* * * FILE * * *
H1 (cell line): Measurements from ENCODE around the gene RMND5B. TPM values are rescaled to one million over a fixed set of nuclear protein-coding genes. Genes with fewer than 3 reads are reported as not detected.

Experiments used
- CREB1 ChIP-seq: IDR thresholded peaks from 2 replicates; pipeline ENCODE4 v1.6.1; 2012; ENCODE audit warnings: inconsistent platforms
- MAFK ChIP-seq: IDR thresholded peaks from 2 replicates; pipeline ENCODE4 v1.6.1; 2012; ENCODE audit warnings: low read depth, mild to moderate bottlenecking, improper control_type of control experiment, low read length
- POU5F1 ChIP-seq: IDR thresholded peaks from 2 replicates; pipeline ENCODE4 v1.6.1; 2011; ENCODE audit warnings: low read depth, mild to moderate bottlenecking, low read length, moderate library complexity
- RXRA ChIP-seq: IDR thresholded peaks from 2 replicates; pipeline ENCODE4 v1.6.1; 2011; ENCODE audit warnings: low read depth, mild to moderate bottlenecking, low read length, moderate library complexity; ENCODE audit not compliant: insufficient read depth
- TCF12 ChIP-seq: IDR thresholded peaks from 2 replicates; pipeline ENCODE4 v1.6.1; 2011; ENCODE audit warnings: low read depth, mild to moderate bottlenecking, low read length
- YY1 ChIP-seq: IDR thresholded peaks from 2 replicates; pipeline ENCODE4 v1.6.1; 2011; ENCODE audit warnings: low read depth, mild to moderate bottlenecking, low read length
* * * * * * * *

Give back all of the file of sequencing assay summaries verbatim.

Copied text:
H1 (cell line): Measurements from ENCODE around the gene RMND5B. TPM values are rescaled to one million over a fixed set of nuclear protein-coding genes. Genes with fewer than 3 reads are reported as not detected.

Experiments used
- CREB1 ChIP-seq: IDR thresholded peaks from 2 replicates; pipeline ENCODE4 v1.6.1; 2012; ENCODE audit warnings: inconsistent platforms
- MAFK ChIP-seq: IDR thresholded peaks from 2 replicates; pipeline ENCODE4 v1.6.1; 2012; ENCODE audit warnings: low read depth, mild to moderate bottlenecking, improper control_type of control experiment, low read length
- POU5F1 ChIP-seq: IDR thresholded peaks from 2 replicates; pipeline ENCODE4 v1.6.1; 2011; ENCODE audit warnings: low read depth, mild to moderate bottlenecking, low read length, moderate library complexity
- RXRA ChIP-seq: IDR thresholded peaks from 2 replicates; pipeline ENCODE4 v1.6.1; 2011; ENCODE audit warnings: low read depth, mild to moderate bottlenecking, low read length, moderate library complexity; ENCODE audit not compliant: insufficient read depth
- TCF12 ChIP-seq: IDR thresholded peaks from 2 replicates; pipeline ENCODE4 v1.6.1; 2011; ENCODE audit warnings: low read depth, mild to moderate bottlenecking, low read length
- YY1 ChIP-seq: IDR thresholded peaks from 2 replicates; pipeline ENCODE4 v1.6.1; 2011; ENCODE audit warnings: low read depth, mild to moderate bottlenecking, low read length